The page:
I always wondered at the merits of having the door into the pillbox at the side, and can only imagine that there once was some form of sandbag curtain wall to protect the entry, since it would make more sense being placed in the rear. However similar Type 1 pillbox’s built in Malaysia show the door also at the side. (eg: Southbay(1), Southbay(2), Mt Erskine Cemetery, and, Relau Pillbox which are all in Penang) and there are Type 1 examples at Pengerang Coastal Battery location in Johor, Malaysia, not to be confused with the Johore Battery that was in Singapore. And while I have found photos, my search skills have not found any that reveal the doors, but I am willing to guess that they follow the examples that still stand. Though interestingly only the Type 1 at Pasir Panjang has the addition of the rear curtain wall and extra firing ports.

A bit “fresher” and less weathered than it stands today(though I think I need to add a little tropical mould) this is my take on the pillbox. I have to decide whether the level of the earth at the right is a result of modern roadworks, or represents the original dunes above the beach. Maybe a foam insert that I can add if I want, but remove as well?

* I know Singapore and Malaysia were one country and known collectively during WWII as Malaya, but for the sake of convenience when taking about war sites I am going to refer to them in reference to the country they now exist in.


I realised the other day that I have not really been keeping my focus “on the paint table”* list at the bottom, and instead have been distracted by things I had decided to “back burner” for the moment, and, in truth, COVID restrictions have seen myself and a group of colleagues delve back into Dungeons & Dragons and I have been a little distracted by that.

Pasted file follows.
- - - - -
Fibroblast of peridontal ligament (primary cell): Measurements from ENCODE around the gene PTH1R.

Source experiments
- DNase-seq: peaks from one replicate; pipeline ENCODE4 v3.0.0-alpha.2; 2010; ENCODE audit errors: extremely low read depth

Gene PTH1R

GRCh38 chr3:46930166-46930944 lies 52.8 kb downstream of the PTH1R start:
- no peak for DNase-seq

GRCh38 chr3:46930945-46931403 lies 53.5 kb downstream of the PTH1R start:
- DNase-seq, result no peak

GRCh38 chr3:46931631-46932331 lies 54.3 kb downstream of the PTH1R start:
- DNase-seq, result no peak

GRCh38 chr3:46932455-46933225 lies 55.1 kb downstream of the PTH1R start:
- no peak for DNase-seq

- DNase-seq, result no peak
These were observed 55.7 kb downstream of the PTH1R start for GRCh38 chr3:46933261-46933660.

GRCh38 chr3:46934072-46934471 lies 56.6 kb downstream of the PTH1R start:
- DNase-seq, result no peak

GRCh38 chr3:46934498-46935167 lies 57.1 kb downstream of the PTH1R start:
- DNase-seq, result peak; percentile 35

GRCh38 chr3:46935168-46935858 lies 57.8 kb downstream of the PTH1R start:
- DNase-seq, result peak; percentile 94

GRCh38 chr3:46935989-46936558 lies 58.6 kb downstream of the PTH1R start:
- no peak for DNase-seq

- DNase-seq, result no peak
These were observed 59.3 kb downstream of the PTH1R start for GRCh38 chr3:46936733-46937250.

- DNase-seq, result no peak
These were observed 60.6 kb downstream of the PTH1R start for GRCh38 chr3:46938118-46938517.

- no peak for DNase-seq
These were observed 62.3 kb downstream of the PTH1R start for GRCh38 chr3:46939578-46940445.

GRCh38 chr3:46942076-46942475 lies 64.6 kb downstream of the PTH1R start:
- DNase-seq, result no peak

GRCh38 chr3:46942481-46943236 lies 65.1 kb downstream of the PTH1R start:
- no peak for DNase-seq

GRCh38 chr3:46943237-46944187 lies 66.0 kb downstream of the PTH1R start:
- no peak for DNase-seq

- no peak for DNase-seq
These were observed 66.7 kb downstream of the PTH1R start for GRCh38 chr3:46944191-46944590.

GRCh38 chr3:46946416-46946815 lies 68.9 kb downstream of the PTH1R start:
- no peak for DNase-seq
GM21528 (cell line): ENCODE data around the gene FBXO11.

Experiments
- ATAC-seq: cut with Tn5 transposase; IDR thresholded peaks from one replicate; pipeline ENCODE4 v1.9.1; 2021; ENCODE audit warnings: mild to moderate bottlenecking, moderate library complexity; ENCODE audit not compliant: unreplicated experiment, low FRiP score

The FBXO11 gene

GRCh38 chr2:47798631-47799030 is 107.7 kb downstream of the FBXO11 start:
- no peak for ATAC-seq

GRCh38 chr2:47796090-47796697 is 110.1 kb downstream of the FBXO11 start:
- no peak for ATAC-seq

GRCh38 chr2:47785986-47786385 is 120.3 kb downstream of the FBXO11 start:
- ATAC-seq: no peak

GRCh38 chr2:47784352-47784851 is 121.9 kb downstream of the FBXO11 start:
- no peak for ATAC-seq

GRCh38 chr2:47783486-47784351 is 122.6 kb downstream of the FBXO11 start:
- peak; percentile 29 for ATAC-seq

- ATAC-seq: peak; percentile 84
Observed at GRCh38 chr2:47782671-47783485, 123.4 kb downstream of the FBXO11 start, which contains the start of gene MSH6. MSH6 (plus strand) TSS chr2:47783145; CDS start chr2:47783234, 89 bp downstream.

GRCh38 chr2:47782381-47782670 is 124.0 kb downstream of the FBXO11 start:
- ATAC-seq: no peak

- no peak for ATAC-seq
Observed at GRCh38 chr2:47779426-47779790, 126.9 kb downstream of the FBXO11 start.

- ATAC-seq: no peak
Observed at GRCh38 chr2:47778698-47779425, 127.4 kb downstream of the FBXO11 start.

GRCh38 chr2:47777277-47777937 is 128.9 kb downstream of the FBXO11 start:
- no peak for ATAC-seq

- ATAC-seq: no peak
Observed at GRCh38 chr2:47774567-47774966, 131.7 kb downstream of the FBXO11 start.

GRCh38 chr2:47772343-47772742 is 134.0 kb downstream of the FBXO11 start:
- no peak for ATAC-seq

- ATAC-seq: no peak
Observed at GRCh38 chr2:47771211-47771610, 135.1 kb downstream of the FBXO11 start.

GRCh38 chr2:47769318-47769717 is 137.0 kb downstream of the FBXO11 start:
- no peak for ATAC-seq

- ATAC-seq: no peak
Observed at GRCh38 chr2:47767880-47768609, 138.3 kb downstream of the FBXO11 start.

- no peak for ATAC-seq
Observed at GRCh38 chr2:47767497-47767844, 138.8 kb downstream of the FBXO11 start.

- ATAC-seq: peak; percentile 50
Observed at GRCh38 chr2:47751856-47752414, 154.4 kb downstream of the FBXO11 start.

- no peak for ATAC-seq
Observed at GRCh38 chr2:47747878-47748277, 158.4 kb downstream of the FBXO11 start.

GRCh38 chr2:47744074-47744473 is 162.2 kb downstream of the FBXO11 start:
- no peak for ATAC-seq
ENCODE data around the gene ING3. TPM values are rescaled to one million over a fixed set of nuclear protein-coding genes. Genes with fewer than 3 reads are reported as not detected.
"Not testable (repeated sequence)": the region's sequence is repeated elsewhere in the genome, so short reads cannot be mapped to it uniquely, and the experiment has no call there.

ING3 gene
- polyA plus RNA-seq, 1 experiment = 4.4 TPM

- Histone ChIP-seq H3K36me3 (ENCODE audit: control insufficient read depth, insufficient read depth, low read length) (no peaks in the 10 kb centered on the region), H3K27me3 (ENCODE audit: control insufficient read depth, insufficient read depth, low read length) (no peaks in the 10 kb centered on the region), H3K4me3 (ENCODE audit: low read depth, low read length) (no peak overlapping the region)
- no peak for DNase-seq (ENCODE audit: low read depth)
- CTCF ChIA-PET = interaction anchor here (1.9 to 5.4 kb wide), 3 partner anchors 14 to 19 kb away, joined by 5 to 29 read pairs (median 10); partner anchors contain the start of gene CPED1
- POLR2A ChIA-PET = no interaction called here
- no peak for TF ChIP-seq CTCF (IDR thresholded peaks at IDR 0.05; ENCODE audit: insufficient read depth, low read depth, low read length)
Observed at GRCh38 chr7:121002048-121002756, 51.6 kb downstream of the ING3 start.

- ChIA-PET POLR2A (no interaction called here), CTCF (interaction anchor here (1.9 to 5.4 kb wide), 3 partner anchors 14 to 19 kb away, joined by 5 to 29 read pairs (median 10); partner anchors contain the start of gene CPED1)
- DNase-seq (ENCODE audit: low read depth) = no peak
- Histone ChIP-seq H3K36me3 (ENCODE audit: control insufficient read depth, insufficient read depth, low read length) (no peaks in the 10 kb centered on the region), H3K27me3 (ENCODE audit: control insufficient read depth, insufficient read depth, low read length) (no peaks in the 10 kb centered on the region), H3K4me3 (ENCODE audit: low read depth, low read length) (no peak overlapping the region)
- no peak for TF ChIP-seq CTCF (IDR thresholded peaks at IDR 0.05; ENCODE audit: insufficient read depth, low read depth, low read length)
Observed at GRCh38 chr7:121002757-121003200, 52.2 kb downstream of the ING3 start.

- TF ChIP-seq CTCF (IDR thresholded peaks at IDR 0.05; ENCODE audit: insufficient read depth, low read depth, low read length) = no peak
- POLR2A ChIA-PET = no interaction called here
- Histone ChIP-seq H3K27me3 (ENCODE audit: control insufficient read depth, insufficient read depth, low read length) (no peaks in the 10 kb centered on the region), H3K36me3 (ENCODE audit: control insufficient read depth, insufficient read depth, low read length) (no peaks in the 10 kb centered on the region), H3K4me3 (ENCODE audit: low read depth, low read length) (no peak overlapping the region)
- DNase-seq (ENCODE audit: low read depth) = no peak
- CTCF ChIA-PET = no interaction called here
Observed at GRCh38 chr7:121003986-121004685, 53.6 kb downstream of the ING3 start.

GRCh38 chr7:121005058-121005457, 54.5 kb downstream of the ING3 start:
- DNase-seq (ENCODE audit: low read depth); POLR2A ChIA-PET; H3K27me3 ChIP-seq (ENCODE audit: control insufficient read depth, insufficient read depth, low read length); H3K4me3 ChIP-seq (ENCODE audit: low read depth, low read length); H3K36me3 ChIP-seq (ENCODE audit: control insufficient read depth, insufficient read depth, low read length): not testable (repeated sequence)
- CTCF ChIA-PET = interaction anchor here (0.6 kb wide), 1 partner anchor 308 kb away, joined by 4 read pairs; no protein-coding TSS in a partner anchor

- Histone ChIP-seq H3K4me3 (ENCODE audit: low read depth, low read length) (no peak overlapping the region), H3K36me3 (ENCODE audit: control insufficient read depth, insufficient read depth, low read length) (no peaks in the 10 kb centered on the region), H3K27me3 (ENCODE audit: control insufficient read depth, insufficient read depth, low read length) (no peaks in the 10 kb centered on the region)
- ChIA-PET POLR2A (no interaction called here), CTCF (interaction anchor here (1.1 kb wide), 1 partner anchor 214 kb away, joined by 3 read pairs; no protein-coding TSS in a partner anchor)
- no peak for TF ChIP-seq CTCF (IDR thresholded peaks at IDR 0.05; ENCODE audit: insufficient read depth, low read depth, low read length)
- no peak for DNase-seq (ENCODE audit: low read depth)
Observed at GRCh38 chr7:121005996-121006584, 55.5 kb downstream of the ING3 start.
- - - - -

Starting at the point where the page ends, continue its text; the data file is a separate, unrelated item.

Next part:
So in order to redress that situation, I made a start on some ACW terrain, chiefly the redoubt on the Seven Pines battlefield, and given that I like to make my terrain usable across periods, I decided to keep it to a gabion wall style, so I could also use it for Napoleonic’s or Seven Years War. I got the gabions from Wargaming3D (Thanks ironchicken) and then set about 3D printing a random assortment of the pieces that come with the download. The straight sections are based straight onto wooden tongue depressors while the redoubt was a custom shape I created to fit my imagined layout.

Note: The ironchicken gabions come in 28mm, I simple scaled them in my slicing software (Cura) to 60%. The very short gabions on the left of the redoubt were simply sunk into the bed while slicing and printed to be that height.

Gabions: Burnt Umber(223), dry-brush Naples Yellow(634), dry-brush Burnt Umber(223), dry-brush Warm Grey(078), dry-brush Tyrant Skull (C-dry) or Buff Titanium(024)

* This list was supposed to act as a guide to focus my energy (and time) on a few projects for the rest of this year. But of course I have gotten totally distracted with Hirst Arts and rebasing my Vampire Counts Army & Dwarves for AoS.